In the summer of 2011, Google announced the support of authorship markup as a way for authors to verify content they’ve created and become authorities on specific topics. Early adopters quickly realized the benefits of the new tag and implementation has continued to grow since its release. Google says authorship is here to help searchers find great content which will improve the searcher experience.
Recently, Google officially announced updating its algorithm to look at signals including authorship markup to help it provide searchers with in-depth articles in their results.
To listen to what Matt Cutts has to say regarding how Google will evaluate the use of authorship markup moving forward you can watch this YouTube Video.
The Ultimate Guide to Content Marketing for Business
#1. Improving Search Quality
In the Webmaster Help Video, Matt said that while he continues to support anonymity, “if we know who the real world people are who are actually writing content, that could be really useful as well and might be able to improve search quality.“
#2. Content Marketing: Anonymity & Authorship
Modern online marketing campaigns continue to recognize and adopt content marketing as an integral part of an online marketing strategy which has increased the amount of content created and published every day. For some, this is a confirmation of long-held theories – for others, it’s a new starting point.
According to 2013 research study by the Content Marketing Institute, 86% of B2C marketers use content marketing and on average, 55% of consumer marketers plan to increase their content marketing spend. This upward trend also applies to B2B marketers, which on average are spending 33% of their marketing budgets on content marketing – up from 26% last year.
Moreover, the majority (54%) say they will increase their content marketing spending in the next 12 months.
What Google Says about the Issue
Let’s use a question from Google’s authorship frequently asked questions resource in which a business owner inquires about using authorship for a fictitious character:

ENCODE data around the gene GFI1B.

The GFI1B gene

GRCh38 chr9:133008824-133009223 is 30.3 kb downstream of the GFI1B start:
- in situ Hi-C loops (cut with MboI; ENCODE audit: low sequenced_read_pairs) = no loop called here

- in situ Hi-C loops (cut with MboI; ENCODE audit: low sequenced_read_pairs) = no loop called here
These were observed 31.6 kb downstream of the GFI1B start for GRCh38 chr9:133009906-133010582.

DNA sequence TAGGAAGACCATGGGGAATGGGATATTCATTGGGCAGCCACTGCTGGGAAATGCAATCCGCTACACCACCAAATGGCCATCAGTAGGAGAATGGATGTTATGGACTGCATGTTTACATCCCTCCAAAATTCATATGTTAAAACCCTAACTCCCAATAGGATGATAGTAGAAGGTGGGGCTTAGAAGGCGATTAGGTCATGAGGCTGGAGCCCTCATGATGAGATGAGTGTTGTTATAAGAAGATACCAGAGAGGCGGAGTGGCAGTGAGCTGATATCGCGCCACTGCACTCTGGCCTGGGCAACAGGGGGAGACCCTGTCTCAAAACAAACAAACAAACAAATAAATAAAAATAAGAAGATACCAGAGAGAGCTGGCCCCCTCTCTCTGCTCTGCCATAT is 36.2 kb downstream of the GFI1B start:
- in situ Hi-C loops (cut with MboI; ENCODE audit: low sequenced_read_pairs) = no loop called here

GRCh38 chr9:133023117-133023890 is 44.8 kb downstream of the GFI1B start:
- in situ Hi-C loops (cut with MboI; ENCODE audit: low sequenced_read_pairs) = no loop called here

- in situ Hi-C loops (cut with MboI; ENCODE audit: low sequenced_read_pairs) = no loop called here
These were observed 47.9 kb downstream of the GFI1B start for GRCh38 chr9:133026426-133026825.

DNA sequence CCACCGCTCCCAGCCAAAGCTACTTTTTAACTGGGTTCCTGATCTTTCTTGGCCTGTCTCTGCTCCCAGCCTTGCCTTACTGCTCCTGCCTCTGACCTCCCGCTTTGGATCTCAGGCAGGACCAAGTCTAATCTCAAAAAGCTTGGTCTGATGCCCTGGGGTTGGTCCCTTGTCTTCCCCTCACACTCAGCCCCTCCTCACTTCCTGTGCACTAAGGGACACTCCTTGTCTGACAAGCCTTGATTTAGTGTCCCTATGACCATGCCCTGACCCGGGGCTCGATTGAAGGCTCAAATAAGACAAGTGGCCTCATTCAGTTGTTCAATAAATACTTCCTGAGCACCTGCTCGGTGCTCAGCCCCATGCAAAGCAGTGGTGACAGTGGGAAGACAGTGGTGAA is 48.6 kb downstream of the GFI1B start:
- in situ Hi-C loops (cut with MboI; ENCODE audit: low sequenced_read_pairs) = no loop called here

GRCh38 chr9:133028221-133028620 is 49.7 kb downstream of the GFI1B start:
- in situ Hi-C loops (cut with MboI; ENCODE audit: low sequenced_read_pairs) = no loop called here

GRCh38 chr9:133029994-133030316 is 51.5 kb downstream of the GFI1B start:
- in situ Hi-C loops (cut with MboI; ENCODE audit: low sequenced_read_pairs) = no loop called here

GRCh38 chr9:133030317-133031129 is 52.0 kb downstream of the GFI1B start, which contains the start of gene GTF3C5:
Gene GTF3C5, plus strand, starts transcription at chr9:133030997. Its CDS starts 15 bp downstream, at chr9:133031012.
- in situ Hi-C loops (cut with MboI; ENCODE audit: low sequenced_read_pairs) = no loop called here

Can I use a company mascot as an author and have authorship annotation in search results? For my pest control business, I’d like to write as the “Pied Piper.”
Maile Ohye, Developer Programs Tech Lead at Google, responds by saying: “You’re free to write articles in the manner you prefer — your users may really like the Pied Piper idea. However, for authorship annotation in search results, Google prefers to feature a human who wrote the content. By doing so, authorship annotation better indicates that a search result is the perspective of a person, and this helps add credibility for searchers.”
Maile’s comments suggest that Google does prefer to feature a real person and that content associated with a real author will assist in providing credibility.
What an Industry Expert Says about the Issue
“Based on the prior two reasons, I believe that if and when Google starts using Authorship as a direct ranking signal for search (the much-talked-about “AuthorRank”), Google will find ways to downgrade or even penalize Authorship used improperly. Google reps have said repeatedly that the intention of Authorship is to help people connect with topically-rich content by recognized real authors.”
Mark’s thoughts reinforce the concept that authorship is meant to support recognized, real authors and suggests that Google may penalize or devalue the signal when used improperly.
#3. Personas and Pen Names
Many organizations invest in market research to create personas that accurately represent their consumer base. Some organizations and marketing agencies will use these personas to develop pseudonyms and build out profiles used for outreach, social media, and authorship. Despite Google’s preference for attributing content to real people, there are still a variety of reasons a decision could be made to use a pen name. Let’s look at two very different scenarios, one where a pen name could be used and one where content is associated back to the original author.
Scenario 1: The Incognito Author
In this scenario, an organization doesn’t have the internal resources available to manage a long-term content marketing strategy and utilizes a 3rd party vendor or marketing agency to manage their content marketing and copywriting efforts. If a company doesn’t have a SME (subject matter expert) available as a resource, deciding who to attribute the content to can get tricky as many businesses would prefer to attribute all the content back to a company profile.